D’var Torah: ‘Spring up, O Well!’

Rabbi Tracy Nathan is a Community Chaplain with Jewish Family & Children’s Service and teaches at B’nai Amoona, Kol Rinah, and Saul Mirowitz Jewish Community School.

By Rabbi Tracy Nathan

In Parashat Hukkat, our sages read the absence of water that follows Miriam’s death as alluding to the drying up of the well that traveled with the Israelites throughout their journeys, given as a gift in merit of Miriam (Bavli Talmud Ta’anit 9a).

What is it in Miriam’s life story that connects her with this gift of the well, and what does this express about her leadership? Oral tradition tells us that she was one of the midwives who defied Pharaoh’s decree of death for male Hebrew babies (Rashi on Exodus 1:15; Shemot Rabbah 1:17). When Moses is placed in the river, Miriam patiently waits because she prophesied: “My mother is destined to bear a son who will redeem Israel” (Shemot Rabbah 1:22).

In observing Miriam’s leadership during the Song at the Sea, the sages become curious at the timbrel in her hand and determine that the women were certain that miracles would be performed for them and prepared by bringing instruments out of Egypt to proclaim thanksgiving (Mekhilta 10:84). Although Miriam’s name reflects the bitterness of the Israelite experience of her birth (mar – bitter), she emerges with the capacity to sweeten bitterness and cultivate hope with her vision of a redeemed future.

Taking a closer look at the Song at the Sea, we see another aspect of Miriam’s leadership and how this differs from that of Moses. Moses leads the people in song after the sea’s parting, and Rabbi Avin the Levite describes how the song was sung: “When Israel stood up to sing, Moses did not let them chant it by themselves, but like a teacher who recites a portion in Scripture with a child when he is young, so did Moses recite it with Israel…they being like a child who repeats after his teacher….” (Yalkut, Hukkat 263).

Moses tightly controls the song and its content. When the women join Miriam with their timbrels, she is the one who responds to their song. Miriam plays the role of midwife once again, encouraging the women to lead their own song.


The manna was given in Moses’ merit, for Moses is associated with food from heaven above. Moses is the outsider coming to help and he connects more deeply with God than he does with the people. The manna may have cultivated faith, but it did not cultivate independence and self-sufficiency.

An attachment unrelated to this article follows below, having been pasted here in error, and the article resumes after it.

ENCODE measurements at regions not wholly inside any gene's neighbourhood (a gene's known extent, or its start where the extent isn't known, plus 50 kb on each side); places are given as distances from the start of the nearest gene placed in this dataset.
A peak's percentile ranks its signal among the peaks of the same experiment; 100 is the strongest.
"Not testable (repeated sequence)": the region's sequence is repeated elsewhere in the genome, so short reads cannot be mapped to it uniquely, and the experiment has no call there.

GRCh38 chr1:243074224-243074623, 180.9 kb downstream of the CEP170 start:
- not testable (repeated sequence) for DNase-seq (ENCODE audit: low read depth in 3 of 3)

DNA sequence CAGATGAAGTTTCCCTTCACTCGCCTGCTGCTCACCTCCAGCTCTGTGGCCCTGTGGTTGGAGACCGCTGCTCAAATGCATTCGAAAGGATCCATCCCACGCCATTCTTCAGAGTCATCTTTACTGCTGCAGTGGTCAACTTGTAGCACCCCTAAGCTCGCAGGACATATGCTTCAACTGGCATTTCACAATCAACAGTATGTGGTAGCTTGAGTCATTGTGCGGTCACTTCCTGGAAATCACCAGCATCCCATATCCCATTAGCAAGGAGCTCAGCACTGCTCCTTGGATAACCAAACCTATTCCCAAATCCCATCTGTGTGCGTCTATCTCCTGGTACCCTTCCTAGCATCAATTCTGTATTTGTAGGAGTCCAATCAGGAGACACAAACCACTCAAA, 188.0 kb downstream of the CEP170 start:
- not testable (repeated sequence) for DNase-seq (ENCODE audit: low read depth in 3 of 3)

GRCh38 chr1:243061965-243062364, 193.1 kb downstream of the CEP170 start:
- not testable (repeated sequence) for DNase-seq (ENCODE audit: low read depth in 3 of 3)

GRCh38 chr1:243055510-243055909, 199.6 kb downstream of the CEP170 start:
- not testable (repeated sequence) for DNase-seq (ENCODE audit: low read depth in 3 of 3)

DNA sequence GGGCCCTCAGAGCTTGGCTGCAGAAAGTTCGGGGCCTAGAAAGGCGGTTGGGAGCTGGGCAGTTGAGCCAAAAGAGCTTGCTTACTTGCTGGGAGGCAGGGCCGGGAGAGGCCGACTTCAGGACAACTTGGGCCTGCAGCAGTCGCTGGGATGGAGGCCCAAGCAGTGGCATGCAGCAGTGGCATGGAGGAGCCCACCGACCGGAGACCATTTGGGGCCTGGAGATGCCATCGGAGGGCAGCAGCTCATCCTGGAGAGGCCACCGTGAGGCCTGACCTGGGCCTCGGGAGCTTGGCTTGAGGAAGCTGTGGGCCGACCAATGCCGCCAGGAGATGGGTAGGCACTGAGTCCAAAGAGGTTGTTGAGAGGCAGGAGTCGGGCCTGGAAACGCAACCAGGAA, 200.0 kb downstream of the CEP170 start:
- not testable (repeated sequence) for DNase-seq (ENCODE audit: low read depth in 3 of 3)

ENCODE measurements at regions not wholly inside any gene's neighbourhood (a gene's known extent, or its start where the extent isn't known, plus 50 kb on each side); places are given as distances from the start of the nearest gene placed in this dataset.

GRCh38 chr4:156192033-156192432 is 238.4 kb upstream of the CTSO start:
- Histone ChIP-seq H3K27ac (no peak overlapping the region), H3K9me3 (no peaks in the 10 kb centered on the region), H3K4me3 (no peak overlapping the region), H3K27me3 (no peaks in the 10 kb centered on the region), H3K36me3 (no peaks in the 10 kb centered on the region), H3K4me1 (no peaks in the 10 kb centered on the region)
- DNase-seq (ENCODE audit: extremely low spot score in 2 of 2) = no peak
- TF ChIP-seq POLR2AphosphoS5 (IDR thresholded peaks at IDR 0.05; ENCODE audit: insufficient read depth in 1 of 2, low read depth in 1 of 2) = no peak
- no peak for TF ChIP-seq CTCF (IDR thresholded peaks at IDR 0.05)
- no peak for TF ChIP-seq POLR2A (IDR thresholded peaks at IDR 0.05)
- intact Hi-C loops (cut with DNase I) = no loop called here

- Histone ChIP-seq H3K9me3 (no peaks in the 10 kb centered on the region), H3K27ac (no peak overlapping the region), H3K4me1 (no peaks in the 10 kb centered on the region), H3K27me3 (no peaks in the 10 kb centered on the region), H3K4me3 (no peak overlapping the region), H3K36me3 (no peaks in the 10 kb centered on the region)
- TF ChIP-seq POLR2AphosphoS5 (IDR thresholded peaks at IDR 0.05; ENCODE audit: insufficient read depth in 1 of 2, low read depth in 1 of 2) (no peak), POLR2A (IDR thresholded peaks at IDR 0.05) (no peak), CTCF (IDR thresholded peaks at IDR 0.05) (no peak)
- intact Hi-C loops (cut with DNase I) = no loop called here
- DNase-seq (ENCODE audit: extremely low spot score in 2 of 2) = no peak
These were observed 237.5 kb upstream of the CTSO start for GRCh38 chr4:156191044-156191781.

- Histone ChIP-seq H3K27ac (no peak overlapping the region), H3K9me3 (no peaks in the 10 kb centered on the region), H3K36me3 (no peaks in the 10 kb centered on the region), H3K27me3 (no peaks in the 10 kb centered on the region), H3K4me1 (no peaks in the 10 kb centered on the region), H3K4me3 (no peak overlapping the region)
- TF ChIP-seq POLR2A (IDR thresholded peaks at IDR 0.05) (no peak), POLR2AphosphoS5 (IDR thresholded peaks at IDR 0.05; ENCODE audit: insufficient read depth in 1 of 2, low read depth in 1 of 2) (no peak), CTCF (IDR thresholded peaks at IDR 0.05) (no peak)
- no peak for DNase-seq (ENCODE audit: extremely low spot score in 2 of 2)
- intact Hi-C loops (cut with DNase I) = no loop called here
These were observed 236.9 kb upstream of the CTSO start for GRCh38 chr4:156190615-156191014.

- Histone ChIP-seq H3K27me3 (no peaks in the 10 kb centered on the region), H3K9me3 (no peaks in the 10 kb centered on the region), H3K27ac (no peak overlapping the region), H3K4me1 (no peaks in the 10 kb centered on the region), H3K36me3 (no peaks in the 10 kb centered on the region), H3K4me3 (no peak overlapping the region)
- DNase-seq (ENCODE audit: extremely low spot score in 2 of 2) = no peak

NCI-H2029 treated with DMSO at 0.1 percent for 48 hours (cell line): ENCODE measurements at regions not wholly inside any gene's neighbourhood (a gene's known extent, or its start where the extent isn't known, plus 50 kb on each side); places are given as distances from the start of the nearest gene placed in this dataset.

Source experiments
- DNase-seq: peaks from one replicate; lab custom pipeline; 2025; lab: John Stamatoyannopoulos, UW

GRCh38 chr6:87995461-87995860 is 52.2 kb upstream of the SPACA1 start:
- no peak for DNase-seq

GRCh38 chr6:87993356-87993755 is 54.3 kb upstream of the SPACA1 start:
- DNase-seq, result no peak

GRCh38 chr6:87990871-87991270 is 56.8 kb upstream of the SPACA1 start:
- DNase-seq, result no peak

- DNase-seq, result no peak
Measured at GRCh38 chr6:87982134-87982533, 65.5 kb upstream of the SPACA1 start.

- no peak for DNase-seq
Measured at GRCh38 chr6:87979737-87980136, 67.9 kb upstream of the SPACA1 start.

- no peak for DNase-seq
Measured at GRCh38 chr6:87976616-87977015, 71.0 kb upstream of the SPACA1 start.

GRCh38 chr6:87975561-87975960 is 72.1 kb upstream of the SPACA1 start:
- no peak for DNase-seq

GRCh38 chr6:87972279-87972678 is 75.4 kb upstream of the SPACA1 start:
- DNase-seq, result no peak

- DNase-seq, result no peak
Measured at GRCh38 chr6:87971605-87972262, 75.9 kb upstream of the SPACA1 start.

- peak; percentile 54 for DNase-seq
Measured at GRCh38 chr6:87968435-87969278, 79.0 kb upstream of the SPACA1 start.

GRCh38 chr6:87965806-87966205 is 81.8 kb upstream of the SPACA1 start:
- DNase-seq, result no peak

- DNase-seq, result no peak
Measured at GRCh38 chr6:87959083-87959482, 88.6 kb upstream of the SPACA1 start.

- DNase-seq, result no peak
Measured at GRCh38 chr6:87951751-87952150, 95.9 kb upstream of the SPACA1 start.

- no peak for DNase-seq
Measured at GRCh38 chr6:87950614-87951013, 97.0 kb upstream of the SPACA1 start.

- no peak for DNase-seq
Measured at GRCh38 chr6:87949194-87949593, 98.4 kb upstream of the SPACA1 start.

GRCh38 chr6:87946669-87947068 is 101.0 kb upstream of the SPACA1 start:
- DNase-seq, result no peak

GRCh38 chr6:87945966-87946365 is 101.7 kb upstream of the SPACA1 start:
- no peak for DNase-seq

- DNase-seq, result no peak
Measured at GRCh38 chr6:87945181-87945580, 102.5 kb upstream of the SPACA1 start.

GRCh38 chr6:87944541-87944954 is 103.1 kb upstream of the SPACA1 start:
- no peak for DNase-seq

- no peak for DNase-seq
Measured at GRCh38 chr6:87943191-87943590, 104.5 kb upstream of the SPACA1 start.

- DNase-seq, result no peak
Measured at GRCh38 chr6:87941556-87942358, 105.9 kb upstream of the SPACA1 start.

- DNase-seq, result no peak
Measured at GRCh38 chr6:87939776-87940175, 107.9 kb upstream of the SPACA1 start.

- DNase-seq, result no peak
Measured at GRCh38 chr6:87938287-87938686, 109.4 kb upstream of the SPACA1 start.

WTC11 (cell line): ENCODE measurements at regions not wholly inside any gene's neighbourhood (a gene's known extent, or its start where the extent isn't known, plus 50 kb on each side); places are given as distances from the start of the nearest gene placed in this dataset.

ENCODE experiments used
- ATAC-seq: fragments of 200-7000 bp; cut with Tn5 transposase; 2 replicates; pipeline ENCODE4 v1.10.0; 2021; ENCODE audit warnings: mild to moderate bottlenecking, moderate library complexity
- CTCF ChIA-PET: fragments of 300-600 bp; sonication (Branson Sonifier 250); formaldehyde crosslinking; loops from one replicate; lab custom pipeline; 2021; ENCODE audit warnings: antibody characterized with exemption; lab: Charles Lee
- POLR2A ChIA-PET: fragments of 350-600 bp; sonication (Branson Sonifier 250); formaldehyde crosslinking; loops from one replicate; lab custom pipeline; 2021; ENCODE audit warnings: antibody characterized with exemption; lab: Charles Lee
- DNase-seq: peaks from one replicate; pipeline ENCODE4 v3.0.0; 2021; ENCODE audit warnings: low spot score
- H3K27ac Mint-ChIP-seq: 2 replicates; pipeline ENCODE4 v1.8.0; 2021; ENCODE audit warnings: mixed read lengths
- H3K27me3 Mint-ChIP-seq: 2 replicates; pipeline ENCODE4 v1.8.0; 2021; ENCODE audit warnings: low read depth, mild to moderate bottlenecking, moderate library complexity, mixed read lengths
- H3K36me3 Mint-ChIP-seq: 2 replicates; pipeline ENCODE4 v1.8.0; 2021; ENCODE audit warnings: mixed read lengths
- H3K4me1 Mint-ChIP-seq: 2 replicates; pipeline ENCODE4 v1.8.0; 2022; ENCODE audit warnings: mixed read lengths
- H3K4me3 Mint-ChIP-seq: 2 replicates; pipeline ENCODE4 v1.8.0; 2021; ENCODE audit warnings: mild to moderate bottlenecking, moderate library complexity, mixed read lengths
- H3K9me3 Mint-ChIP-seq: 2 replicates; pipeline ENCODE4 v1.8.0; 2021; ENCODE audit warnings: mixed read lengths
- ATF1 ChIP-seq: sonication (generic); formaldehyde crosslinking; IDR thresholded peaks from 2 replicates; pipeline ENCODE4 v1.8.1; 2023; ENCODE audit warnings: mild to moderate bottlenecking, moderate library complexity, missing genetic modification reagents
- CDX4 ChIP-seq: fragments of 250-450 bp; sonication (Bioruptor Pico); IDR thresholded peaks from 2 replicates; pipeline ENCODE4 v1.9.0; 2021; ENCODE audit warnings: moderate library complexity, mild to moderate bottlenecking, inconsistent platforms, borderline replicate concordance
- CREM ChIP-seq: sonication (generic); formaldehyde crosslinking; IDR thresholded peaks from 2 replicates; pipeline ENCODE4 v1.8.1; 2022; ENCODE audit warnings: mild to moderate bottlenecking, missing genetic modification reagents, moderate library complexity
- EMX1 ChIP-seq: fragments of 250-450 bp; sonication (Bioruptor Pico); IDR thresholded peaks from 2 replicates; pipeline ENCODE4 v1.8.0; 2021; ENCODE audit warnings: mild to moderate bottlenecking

Unlike the manna, the water of Miriam’s well rose from the ground up. She helped the people discover resources of hope within and among themselves. Oral tradition tells us that from the well sprang rivers that gushed forth to the tribes in different parts of the camp. Women would visit one another in boats, deepening relationships among members of the different tribes. Water then flowed beyond the encampment to a great plain, where every kind of plant and fruit-bearing tree was able to grow (Louis Ginzberg, “The Legends of the Jews, Volume III”). We see here a leader who inspires fellow community members to build relationships and join together in a way that benefits them all. 

When God asks Moses to provide water for the Israelites by talking to the rock rather than using his old staff to strike at the rock, God is sharing with Moses the secret of Miriam’s ability to bring forth water. God says do not react to grief and grievances in the old way — by striking the rock — or lashing out with harsh words. This will not bring this people to a different place. This, unfortunately, is what Moses does, and he demonstrates that he is not fit to lead this new generation into the Promised Land. 

Of all the Divine gifts of the wilderness, Miriam’s well is the only one that returns to the people. In Numbers 21:16-18, we read of Israel’s arrival at Be’er/The Well where they break into a song reminiscent of the Song at the Sea (here, the Everett Fox translation): 

Az yashir yisrael et hashira hazot – Then Israel sang this song:

Spring up, O well, sing-in-chorus to it;

The well that was dug out by princes!

That was excavated by people’s nobles!

With scepter! With their rods!”

What is noticeable in this song is the absence of Moses. The Israelites have learned to bring forth water from the well themselves, digging into the ground with their own tools. Israel now is leading their own song, one that expresses pride in their own capabilities and power. We see how the new generation has moved from a place where they had no power and responsibility (Egypt) to a place of complete dependence on God in the wilderness in the form of manna from heaven, to a new place of communal responsibility and independence. They have learned to dig for their own wellsprings of hope and the resources necessary to sustain them as they build a new, transformed society.